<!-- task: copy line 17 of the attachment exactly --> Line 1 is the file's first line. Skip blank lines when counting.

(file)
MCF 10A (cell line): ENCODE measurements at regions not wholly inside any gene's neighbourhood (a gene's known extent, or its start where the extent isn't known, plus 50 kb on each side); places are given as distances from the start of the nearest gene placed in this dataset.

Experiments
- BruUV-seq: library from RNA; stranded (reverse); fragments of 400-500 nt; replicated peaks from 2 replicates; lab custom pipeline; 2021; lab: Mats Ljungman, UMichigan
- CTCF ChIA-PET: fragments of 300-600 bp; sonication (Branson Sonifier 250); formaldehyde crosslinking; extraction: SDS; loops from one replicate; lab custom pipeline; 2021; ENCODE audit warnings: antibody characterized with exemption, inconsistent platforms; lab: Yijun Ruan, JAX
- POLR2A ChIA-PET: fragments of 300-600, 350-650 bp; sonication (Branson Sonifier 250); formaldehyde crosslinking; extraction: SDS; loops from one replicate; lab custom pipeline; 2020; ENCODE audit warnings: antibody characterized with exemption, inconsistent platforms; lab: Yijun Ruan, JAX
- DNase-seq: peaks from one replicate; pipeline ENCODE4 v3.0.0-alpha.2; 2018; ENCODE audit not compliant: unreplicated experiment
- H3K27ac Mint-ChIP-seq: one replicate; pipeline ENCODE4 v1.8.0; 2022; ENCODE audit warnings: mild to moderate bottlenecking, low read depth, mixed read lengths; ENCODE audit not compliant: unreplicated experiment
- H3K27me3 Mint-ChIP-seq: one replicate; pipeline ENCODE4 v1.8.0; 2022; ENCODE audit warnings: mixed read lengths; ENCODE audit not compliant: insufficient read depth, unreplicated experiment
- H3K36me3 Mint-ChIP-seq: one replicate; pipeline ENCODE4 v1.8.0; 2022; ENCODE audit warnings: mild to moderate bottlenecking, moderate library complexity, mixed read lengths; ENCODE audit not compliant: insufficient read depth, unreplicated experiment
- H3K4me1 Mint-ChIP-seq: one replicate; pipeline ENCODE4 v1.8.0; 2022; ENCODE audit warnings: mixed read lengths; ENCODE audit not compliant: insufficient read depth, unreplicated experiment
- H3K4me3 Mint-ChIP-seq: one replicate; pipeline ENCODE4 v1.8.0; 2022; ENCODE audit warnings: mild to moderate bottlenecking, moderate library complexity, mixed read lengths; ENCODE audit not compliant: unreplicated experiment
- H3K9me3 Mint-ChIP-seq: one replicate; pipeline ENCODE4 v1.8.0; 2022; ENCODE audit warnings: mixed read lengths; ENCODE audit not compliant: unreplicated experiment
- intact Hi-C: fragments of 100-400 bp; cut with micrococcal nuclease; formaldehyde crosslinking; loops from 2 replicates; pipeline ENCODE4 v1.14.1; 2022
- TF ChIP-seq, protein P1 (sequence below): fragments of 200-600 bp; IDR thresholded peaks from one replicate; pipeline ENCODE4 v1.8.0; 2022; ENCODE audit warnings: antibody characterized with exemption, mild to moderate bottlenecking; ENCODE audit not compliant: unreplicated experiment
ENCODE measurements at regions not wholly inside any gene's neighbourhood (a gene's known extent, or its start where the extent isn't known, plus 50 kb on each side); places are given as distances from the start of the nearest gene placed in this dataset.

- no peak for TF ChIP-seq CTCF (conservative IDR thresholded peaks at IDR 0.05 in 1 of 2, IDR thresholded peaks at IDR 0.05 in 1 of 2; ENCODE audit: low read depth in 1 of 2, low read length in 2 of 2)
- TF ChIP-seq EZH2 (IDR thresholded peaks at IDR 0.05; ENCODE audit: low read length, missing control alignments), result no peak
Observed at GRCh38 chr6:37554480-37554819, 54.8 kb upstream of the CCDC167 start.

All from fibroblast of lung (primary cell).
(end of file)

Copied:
- TF ChIP-seq EZH2 (IDR thresholded peaks at IDR 0.05; ENCODE audit: low read length, missing control alignments), result no peak